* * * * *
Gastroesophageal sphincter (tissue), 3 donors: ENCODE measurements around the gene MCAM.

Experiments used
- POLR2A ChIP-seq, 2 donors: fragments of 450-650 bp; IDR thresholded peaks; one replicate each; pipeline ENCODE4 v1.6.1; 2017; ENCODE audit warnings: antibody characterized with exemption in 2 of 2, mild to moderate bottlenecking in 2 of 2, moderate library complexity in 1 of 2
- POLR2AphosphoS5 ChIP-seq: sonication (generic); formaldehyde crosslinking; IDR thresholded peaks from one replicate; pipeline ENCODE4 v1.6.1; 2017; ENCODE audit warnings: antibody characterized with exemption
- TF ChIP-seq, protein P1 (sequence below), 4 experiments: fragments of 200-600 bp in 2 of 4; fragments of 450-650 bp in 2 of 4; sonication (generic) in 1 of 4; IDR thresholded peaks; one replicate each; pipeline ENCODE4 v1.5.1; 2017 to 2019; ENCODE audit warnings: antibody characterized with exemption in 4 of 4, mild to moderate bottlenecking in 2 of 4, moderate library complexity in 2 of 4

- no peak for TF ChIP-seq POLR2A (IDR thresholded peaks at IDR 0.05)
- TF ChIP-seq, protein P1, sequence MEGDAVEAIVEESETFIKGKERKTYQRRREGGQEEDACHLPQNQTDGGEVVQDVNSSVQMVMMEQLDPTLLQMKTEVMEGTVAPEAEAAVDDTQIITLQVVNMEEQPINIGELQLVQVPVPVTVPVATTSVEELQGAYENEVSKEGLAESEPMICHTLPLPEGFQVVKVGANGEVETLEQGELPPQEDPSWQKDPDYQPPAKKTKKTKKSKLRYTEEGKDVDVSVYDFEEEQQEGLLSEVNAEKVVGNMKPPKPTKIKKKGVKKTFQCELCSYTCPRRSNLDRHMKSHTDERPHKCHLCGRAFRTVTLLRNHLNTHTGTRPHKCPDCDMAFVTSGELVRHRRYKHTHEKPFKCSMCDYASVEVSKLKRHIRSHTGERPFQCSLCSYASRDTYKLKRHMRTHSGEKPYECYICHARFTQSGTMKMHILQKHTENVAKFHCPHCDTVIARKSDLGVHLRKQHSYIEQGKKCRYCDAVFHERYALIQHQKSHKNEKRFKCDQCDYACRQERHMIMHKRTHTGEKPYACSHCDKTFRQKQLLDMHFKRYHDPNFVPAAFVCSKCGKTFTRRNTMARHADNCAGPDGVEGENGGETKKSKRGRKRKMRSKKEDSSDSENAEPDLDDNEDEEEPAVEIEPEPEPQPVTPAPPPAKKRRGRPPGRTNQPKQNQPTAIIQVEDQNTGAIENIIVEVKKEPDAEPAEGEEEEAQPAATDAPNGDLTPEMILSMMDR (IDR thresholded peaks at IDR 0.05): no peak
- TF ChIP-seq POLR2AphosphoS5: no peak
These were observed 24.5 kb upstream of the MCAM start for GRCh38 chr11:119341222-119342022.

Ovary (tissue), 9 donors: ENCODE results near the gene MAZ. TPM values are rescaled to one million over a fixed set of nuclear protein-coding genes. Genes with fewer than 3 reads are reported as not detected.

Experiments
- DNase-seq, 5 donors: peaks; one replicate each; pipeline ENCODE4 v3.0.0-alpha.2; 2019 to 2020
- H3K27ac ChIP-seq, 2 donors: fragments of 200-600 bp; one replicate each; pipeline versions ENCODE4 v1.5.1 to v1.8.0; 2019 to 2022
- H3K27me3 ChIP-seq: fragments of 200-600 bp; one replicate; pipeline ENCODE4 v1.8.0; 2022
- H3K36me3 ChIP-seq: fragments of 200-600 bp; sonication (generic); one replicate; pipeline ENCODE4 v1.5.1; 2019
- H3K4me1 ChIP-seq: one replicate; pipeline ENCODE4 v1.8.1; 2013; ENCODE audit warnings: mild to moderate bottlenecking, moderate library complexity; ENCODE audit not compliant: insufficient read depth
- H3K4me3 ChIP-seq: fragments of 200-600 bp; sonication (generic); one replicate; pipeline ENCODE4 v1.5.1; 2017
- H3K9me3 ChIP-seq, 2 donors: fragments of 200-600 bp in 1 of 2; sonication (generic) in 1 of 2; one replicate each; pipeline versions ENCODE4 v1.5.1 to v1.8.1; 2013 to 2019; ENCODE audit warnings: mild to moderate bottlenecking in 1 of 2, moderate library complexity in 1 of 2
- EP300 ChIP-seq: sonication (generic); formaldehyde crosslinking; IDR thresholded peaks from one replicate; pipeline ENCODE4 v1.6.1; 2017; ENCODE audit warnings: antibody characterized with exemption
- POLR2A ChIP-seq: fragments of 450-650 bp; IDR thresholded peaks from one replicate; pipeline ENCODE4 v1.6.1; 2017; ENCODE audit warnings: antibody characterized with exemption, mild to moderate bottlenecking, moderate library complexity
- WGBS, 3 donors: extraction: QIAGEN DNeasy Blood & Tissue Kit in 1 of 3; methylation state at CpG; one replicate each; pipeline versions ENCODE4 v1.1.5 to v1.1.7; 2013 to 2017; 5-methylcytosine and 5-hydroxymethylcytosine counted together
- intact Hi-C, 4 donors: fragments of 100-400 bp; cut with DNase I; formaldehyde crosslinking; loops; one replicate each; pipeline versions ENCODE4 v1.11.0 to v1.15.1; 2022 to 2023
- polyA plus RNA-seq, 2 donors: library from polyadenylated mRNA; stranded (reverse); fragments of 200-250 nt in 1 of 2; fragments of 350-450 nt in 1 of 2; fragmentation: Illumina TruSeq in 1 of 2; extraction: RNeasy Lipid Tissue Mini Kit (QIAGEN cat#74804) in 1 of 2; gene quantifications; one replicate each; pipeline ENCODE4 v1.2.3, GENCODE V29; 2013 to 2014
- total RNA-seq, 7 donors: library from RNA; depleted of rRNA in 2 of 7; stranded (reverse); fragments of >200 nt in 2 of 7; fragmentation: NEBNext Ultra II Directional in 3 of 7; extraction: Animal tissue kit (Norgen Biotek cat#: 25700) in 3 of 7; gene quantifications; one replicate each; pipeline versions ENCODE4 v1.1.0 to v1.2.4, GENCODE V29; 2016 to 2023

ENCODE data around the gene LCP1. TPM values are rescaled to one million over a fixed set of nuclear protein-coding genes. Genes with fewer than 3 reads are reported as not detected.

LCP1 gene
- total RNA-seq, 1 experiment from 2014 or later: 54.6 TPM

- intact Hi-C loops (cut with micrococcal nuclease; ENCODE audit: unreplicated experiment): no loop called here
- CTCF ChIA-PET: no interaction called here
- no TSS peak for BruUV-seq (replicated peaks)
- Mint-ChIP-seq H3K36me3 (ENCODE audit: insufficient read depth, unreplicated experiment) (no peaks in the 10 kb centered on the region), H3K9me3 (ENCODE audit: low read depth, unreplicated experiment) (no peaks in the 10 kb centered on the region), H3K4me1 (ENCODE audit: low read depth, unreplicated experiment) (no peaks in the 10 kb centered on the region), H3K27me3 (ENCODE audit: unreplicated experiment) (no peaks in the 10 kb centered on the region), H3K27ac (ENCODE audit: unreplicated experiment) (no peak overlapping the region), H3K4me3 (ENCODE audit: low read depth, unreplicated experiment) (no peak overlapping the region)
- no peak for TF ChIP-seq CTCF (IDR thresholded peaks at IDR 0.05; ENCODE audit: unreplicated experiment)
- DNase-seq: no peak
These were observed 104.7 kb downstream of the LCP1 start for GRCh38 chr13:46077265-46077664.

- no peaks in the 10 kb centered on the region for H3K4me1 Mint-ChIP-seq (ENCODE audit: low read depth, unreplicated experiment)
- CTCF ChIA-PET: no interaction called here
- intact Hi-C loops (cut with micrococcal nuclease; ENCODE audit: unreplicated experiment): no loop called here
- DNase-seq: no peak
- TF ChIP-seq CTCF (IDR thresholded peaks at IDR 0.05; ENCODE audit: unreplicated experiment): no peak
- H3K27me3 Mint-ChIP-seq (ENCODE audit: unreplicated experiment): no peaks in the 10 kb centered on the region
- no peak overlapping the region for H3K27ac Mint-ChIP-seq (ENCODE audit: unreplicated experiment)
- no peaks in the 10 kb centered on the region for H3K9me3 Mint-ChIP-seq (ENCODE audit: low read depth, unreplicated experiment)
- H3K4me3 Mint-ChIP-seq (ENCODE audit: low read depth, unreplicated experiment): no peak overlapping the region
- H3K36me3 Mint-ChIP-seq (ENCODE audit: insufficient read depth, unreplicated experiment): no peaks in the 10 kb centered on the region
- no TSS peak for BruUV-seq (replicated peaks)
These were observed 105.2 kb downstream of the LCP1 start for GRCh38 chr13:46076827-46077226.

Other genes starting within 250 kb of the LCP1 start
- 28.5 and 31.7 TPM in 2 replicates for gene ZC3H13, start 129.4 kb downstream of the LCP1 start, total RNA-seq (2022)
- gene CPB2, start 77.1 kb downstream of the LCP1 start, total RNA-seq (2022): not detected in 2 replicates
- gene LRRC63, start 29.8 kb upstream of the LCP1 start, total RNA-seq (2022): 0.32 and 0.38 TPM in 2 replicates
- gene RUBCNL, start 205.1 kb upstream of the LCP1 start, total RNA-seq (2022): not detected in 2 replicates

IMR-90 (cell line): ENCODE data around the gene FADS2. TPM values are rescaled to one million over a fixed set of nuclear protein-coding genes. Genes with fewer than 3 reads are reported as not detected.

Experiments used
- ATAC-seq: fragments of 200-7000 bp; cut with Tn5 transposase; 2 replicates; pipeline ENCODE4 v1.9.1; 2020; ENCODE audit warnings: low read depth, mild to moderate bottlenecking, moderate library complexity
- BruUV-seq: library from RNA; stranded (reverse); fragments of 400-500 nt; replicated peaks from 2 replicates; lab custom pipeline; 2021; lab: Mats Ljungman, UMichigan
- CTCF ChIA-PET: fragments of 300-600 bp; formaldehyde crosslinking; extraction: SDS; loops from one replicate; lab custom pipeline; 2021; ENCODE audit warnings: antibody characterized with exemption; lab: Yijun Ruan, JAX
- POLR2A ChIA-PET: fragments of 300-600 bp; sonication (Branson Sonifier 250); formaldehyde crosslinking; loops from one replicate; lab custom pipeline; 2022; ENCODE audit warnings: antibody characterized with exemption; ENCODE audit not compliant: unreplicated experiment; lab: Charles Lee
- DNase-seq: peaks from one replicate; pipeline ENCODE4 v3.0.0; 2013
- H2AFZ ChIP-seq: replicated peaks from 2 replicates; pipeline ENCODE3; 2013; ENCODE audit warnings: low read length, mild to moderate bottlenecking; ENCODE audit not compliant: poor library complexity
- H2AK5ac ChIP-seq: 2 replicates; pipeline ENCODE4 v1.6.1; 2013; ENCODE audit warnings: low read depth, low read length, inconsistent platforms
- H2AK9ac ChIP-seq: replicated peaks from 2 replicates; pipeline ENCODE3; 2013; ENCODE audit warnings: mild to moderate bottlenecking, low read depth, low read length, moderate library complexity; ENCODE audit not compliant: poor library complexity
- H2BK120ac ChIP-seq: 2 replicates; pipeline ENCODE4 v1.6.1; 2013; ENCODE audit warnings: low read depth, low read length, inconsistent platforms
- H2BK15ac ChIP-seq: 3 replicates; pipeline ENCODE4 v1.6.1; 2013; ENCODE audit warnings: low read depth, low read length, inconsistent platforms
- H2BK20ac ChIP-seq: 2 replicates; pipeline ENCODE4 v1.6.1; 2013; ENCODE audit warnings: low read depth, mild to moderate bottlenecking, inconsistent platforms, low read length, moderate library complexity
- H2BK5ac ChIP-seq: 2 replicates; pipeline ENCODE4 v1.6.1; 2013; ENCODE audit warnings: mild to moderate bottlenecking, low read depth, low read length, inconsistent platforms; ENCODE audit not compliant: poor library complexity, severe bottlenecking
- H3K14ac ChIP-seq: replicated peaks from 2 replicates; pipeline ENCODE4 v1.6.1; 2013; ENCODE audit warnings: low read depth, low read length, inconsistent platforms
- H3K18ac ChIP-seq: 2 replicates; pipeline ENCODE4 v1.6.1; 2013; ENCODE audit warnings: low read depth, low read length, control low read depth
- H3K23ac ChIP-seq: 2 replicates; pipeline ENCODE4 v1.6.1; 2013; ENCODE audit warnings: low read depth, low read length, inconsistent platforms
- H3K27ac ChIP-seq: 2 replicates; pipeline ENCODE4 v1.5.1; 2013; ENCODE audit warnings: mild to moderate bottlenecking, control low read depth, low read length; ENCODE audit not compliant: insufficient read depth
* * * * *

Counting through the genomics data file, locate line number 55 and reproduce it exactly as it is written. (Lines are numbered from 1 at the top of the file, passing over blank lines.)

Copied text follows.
- BruUV-seq: library from RNA; stranded (reverse); fragments of 400-500 nt; replicated peaks from 2 replicates; lab custom pipeline; 2021; lab: Mats Ljungman, UMichigan